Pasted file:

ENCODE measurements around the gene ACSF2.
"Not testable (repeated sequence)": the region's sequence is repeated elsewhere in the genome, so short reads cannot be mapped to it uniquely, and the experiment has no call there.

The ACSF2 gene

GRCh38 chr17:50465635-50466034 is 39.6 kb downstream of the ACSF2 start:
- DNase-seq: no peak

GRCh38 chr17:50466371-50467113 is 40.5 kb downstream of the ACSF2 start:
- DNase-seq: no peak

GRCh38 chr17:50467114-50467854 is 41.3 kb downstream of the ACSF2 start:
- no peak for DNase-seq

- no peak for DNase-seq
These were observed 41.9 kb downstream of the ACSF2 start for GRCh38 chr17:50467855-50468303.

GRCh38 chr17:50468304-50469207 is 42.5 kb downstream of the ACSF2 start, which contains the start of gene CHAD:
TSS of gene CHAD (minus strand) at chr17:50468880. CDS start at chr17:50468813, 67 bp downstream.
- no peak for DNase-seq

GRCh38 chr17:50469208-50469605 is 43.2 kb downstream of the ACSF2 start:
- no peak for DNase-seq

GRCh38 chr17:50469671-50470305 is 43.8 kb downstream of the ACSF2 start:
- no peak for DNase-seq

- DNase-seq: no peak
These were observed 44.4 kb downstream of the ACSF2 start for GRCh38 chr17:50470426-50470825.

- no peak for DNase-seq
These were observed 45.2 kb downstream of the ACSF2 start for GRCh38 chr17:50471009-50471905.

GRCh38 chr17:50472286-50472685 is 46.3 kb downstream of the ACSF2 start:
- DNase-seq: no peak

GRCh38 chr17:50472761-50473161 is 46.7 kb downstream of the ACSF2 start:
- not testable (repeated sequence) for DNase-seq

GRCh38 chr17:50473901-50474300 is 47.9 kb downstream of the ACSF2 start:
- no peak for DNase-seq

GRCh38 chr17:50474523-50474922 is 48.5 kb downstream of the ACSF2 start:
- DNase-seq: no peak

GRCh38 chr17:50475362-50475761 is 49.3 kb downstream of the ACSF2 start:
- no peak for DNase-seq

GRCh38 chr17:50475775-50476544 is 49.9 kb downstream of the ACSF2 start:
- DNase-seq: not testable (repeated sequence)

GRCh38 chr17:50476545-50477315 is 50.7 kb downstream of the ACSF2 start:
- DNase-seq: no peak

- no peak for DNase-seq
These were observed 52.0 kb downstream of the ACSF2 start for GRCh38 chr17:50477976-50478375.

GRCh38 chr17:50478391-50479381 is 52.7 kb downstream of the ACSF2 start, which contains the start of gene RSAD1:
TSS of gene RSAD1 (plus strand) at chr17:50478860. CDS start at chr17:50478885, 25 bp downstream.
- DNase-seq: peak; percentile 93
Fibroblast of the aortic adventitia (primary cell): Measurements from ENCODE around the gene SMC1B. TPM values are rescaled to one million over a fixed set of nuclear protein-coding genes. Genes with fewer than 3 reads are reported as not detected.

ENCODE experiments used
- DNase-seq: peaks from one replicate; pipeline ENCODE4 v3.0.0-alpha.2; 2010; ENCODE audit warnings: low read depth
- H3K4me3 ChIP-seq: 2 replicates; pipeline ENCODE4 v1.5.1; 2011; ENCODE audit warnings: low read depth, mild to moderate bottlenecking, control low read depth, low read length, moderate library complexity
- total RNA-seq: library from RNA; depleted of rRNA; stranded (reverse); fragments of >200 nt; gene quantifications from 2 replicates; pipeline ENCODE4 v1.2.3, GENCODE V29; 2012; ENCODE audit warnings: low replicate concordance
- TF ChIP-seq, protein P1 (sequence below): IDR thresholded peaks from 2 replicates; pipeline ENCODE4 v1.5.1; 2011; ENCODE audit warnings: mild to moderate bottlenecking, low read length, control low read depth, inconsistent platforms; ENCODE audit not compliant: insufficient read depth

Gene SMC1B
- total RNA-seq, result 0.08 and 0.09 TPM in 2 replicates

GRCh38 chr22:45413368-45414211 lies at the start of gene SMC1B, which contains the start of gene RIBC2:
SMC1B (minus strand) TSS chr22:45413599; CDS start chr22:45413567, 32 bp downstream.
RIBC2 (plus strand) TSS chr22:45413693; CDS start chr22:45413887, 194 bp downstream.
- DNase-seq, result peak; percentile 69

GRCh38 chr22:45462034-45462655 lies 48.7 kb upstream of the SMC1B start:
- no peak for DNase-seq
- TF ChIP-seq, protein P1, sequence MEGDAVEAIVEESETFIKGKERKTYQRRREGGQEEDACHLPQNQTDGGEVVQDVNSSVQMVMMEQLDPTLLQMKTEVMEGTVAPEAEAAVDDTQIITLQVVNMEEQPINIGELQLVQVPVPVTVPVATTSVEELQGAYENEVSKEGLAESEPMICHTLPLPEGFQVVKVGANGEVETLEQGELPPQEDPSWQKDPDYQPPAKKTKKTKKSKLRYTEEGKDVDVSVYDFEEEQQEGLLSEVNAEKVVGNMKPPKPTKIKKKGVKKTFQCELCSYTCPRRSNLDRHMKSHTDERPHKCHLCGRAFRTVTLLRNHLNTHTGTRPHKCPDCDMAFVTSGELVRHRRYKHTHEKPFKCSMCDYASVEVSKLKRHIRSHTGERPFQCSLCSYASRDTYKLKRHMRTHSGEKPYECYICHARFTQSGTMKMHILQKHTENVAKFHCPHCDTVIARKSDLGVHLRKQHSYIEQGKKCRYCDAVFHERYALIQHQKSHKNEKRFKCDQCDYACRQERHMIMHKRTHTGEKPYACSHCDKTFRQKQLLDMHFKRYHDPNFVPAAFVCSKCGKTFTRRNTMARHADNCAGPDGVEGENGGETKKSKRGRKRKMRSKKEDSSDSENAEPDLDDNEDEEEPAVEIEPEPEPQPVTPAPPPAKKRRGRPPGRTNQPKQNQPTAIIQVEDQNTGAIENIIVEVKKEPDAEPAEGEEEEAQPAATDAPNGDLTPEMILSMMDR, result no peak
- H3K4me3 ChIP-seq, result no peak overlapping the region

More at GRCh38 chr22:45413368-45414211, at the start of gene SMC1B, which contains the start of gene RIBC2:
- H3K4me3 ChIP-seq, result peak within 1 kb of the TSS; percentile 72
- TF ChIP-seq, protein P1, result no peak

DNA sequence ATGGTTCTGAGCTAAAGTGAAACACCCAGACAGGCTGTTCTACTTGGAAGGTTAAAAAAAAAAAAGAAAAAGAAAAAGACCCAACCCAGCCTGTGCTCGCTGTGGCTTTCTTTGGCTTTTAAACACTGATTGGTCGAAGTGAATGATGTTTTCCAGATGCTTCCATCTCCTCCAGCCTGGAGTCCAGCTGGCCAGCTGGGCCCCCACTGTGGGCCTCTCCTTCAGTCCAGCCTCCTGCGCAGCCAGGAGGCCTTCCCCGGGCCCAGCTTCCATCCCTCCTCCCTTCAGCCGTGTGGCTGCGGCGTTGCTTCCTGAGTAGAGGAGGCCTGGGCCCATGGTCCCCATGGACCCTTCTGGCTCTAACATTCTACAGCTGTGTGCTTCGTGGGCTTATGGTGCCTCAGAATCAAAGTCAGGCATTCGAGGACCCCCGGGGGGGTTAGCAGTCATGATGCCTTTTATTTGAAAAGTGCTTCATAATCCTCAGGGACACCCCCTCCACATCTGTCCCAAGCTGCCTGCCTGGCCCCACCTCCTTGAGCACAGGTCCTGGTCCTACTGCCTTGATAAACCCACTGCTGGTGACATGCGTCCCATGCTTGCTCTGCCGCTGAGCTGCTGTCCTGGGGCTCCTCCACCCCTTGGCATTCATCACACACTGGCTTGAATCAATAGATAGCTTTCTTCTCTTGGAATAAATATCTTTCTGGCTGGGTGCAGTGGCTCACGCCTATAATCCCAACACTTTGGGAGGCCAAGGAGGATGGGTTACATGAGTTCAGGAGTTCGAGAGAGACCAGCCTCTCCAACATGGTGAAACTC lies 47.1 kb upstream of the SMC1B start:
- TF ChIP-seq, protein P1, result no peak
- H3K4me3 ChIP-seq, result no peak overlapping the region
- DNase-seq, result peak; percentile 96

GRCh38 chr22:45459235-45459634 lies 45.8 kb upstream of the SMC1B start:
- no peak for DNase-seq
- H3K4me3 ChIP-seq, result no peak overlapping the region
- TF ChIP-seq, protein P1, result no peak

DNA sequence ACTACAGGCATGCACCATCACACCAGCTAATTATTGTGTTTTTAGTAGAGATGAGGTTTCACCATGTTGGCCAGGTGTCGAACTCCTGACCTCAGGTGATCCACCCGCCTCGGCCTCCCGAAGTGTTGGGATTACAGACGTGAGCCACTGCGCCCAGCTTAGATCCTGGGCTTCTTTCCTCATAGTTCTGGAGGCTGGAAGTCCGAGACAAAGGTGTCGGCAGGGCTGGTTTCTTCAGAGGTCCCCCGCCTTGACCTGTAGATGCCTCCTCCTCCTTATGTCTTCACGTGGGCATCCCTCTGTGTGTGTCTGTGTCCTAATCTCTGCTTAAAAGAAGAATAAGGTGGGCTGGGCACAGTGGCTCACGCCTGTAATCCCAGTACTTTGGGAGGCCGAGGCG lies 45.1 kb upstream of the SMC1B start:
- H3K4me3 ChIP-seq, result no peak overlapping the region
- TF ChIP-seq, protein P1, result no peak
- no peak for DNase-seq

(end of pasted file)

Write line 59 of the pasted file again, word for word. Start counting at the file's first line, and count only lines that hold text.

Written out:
- H3K4me3 ChIP-seq, result peak within 1 kb of the TSS; percentile 72